On May 5th 1896 Helga Estby and her daughter, Clara, embark on a cross country journey on foot to raise money for their impoverished family. Everything about this journey is fraught with risk. Consider the facts. First, her home life: Helga has nine children she must leave in the care of her out-of work-husband. As a Norwegian, this is a scandalous decision simply because women do not leave their families for anything. Second, the “scheme”: a wealthy yet unknown sponsor with ties to the fashion industry is offering a reward of $10,000 if Helga can walk from Spokane, Washington to New York City in seven months. Helga knows very little about this benefactor and the trip will be extremely dangerous. In addition, although this unknown sponsor wants to prove the physical endurance of women, she has a few rules.

  1. Helga and her daughter may only start out with $5 a piece. All other income must be earned along the way. [They end of selling photographs of themselves and doing odd chores.]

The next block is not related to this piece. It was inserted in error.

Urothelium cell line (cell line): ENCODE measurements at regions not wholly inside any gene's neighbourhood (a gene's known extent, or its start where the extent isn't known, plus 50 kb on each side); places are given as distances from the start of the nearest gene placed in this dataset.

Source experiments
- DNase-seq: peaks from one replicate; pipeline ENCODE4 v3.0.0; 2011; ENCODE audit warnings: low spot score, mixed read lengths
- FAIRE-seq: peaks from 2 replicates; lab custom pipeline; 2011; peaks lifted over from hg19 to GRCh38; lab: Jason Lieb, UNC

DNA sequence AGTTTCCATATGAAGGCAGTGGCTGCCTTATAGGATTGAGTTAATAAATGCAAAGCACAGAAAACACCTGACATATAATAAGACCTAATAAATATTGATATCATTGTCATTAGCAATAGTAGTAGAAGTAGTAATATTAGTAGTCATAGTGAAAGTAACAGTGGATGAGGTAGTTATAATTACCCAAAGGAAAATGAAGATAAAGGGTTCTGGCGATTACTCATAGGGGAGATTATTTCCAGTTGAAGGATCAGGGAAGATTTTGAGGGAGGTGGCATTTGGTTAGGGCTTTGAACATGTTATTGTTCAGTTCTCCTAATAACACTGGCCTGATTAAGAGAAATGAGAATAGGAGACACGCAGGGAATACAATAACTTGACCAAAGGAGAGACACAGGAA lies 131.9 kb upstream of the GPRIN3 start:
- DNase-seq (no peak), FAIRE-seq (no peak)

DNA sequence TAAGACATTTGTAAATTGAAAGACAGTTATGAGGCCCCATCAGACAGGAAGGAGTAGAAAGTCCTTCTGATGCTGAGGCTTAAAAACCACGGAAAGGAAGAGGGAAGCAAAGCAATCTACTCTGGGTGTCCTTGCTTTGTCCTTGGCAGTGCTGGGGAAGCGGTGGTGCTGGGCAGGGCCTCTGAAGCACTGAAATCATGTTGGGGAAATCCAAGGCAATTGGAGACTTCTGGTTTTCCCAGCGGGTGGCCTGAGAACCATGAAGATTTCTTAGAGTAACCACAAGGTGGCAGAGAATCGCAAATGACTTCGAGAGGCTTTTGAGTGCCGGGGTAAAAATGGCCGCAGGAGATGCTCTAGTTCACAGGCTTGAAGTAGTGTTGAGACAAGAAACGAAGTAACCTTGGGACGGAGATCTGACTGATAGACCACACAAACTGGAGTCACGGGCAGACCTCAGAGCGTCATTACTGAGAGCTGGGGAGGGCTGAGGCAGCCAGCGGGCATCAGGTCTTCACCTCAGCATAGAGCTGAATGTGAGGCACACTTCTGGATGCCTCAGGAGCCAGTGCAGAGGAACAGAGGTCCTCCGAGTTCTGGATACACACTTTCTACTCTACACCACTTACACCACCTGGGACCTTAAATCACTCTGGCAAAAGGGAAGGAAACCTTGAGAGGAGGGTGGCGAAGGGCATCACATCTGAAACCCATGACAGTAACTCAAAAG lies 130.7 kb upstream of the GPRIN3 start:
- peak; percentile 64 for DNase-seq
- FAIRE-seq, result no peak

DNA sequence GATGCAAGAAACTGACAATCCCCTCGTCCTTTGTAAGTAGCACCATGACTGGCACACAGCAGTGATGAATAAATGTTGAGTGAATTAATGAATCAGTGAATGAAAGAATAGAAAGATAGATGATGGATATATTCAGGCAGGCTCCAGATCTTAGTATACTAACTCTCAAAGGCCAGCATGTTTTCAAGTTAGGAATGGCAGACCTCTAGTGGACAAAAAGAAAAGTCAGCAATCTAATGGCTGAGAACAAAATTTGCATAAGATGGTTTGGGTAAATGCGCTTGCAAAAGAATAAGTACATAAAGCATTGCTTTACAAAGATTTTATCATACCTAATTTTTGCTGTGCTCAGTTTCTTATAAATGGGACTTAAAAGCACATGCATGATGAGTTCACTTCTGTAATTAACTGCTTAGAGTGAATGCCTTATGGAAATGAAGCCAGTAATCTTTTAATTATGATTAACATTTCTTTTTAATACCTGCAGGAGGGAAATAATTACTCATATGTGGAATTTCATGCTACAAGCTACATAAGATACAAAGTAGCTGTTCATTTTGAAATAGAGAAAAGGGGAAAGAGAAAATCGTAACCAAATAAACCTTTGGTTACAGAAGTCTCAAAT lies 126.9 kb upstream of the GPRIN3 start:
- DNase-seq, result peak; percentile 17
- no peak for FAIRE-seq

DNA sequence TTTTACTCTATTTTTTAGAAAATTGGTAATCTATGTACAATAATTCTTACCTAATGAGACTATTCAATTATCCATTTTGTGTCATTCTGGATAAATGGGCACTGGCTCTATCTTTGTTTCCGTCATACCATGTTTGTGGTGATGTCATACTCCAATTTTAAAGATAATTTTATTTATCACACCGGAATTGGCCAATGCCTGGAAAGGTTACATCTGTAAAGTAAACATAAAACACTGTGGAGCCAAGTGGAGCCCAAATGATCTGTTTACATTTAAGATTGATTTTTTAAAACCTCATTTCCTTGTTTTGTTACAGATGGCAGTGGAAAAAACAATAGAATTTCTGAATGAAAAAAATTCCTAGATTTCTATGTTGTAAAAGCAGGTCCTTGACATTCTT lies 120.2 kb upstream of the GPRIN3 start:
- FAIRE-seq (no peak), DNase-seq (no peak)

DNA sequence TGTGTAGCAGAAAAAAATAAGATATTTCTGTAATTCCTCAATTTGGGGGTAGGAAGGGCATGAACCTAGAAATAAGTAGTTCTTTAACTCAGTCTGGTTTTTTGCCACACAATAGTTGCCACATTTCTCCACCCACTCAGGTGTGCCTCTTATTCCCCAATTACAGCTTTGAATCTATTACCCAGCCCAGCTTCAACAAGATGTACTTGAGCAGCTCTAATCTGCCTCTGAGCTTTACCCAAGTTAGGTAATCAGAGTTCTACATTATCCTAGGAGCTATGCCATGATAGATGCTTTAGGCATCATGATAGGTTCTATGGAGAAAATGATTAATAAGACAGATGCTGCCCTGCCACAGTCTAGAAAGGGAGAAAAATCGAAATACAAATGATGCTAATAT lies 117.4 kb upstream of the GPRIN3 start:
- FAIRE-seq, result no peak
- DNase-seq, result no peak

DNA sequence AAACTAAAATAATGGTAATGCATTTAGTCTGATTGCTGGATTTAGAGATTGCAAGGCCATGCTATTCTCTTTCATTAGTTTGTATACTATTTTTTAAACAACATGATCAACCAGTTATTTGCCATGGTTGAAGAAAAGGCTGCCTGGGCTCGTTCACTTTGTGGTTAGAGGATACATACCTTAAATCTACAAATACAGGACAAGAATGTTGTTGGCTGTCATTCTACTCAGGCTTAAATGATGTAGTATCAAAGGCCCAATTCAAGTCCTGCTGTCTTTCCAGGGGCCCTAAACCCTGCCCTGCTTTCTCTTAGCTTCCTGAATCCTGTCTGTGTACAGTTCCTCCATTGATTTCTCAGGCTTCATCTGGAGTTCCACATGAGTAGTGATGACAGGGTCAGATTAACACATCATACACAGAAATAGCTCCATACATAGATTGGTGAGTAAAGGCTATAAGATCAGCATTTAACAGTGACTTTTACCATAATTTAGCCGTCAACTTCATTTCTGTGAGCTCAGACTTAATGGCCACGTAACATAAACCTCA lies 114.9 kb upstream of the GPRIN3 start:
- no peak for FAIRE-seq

2. They must visit each state’s capital.
  3. They must acquire the signature of prominent politicians
  4. Once arriving in Salt Lake City, must don a “reform costume” otherwise known as a bicycle skirt. This was an effort to display the latest fashion – a dress that was several inches shorter to give women “leg freedom” and was considered quite scandalous.
  5. They could not beg for anything – rides, food, or shelter.
  6. They could not pay for rides.
  7. They had to arrive in New York by early December.

This sets the stage for Hunt’s Bold Spirit but what emerges is a story about courage and commitment. Unfortunately, because Helga Estby and her family were so ashamed of her venture when it was all said and done, very little evidence of her walk was properly preserved. Most everything was willfully destroyed. As a result Hunt has to rely on speculation to fill in the gaps. Language like “they were likely”, “perhaps”, “it is possible”, probably”, and “they might have” pepper the entire book.

Book trivia: I like the design of this book a great deal. The photography is wonderful, too.